Thunder warning for Leeds as weather forecast predicts storms - how to stay safe in a thunderstorm

Thunder and lightning is forecast for LeedsThunder and lightning is forecast for Leeds
Thunder and lightning is forecast for Leeds
Weather forecasters say a thunderstorm is on its way to Leeds on Monday - and the Met Office has issued this warning.

Thunderstorms are set to hit Leeds at about 5pm on Monday, lasting until at least 7pm, according to the Met Office.

Though the temperature will be warm (23C), there is a 60% chance of heavy rain and thunder between 5 and 7pm on Monday.

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A yellow weather warning for thunder has been issued for Leeds and parts of West Yorkshire and thunderstorms may cause travel disruption in a few places.

What to expect according to the Met Office

Some flooding of a few homes and businesses likely, leading to some damage to buildings or structures

Probably some damage to a few buildings and structures from lightning strikes

There is a good chance driving conditions will be affected by spray, standing water and/or hail, leading to longer journey times by car and bus

Delays to train services are possible

Some short term loss of power and other services is likely

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What to do and not to do in a thunderstorm according to the Met Office

One of the most notable aspects of thunderstorms can be the localised nature of the impacts they could bring. This, in particular, can be the case with rainfall amounts, with big differences in amounts that fall from one place to another and over a very short distance. This can make driving conditions very hazardous. Other hazards include hail, decreased visibility, sudden gusty winds, standing water and of course lightning.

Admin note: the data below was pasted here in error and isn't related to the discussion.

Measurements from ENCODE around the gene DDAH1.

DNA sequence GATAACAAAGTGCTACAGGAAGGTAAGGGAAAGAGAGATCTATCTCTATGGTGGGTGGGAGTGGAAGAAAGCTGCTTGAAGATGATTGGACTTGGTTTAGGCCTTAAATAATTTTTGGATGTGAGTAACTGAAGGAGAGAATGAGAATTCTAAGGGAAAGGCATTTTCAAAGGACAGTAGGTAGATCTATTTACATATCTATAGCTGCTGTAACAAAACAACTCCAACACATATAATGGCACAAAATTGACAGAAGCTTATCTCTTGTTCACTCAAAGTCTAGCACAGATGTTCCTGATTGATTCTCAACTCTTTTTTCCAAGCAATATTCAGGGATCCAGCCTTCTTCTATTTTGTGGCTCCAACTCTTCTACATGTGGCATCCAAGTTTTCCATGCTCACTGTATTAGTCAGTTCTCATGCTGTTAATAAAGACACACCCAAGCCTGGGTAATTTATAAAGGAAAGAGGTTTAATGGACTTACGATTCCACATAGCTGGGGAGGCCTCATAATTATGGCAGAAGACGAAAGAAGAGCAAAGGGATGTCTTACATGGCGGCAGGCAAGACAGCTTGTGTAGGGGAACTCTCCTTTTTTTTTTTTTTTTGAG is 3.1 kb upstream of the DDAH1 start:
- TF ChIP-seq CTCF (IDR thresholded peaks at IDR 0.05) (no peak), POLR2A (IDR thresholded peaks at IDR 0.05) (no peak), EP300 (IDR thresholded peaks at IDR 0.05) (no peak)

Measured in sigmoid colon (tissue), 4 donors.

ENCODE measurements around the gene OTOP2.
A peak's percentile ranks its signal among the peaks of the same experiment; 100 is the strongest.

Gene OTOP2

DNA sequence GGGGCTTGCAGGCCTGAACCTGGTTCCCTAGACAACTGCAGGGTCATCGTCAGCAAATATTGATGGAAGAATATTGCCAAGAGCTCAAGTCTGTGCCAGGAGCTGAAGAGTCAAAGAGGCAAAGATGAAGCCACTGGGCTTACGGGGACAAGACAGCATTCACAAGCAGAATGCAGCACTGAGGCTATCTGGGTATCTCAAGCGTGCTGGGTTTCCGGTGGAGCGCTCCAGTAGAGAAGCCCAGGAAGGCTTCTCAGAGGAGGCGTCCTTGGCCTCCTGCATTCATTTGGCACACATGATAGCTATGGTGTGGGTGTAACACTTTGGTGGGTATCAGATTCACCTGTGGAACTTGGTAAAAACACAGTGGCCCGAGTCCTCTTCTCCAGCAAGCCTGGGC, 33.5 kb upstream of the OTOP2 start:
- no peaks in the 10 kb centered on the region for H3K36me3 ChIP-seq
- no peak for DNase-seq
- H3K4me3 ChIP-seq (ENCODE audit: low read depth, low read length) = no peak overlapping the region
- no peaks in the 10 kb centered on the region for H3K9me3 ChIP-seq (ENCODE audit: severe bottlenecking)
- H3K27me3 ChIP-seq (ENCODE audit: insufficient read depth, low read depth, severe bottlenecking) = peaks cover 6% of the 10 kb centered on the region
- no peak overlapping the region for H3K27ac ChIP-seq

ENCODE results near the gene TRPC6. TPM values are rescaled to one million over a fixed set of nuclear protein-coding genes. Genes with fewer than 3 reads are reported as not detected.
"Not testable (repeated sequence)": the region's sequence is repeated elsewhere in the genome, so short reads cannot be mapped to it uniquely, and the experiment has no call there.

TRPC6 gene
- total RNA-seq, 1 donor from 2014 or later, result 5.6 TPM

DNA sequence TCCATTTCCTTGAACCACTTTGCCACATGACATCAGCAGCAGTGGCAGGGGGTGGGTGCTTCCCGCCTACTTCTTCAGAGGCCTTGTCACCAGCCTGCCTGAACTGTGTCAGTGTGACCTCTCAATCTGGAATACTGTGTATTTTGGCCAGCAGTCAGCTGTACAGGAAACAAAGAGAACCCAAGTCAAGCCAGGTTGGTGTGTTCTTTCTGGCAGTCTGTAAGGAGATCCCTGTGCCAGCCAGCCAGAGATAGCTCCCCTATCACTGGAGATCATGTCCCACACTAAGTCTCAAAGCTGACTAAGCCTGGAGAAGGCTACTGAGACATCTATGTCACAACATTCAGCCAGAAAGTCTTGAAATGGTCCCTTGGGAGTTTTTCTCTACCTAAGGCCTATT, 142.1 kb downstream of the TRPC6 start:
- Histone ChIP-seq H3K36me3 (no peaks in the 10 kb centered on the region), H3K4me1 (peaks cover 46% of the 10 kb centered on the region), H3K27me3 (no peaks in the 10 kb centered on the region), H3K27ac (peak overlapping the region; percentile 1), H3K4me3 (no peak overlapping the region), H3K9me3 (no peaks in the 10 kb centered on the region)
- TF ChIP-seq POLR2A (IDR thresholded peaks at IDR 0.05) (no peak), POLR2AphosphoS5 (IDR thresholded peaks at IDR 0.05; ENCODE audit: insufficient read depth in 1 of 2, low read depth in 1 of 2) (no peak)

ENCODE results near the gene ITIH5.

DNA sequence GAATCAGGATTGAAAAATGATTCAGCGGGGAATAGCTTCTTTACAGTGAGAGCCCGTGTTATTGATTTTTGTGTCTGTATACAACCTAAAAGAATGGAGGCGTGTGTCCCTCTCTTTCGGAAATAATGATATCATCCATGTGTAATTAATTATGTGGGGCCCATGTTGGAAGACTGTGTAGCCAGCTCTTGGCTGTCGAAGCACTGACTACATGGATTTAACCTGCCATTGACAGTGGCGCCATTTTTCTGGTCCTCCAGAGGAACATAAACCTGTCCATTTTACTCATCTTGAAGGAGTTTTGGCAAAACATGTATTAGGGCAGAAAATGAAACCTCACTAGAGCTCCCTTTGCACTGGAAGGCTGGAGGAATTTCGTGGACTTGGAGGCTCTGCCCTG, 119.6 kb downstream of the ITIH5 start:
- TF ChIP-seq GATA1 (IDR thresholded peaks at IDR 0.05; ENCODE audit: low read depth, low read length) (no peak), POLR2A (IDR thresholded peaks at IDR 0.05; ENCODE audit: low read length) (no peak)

Before the thunderstorm

Lightning can cause power surges, unplug any non-essential appliances if not already using a surge protector.

Seek shelter if possible. When you hear thunder you are already within range of where the next ground flash may occur, lightning can strike as far as 10 miles away from the centre of a storm.

During the thunderstorm

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Telephone lines can conduct electricity so try to avoid using the landline, unless in an emergency

If outside avoid water and find a low-lying open place that is a safe distance from trees, poles or metal objects

Avoid activities such as golf, rod fishing or boating on a lake

Be aware of metal objects that can conduct or attract lightning, including golf clubs, golf buggies, fishing rods, umbrellas, motorbikes, bicycles, wheelchairs, mobility scooters, pushchairs, wire fencing and rails. If you are in a tent, try to stay away from the metal poles

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If you find yourself in an exposed location it may be advisable to squat close to the ground, with hands on knees and with head tucked between them. Try to touch as little of the ground with your body as possible, do not lie down on the ground

If you feel your hair stand on end, drop to the above position immediately

After the thunderstorm

Avoid downed power lines or broken cables

If someone is struck by lightning, they often suffer severe burns. The strike also affects the heart, so check if they have a pulse.

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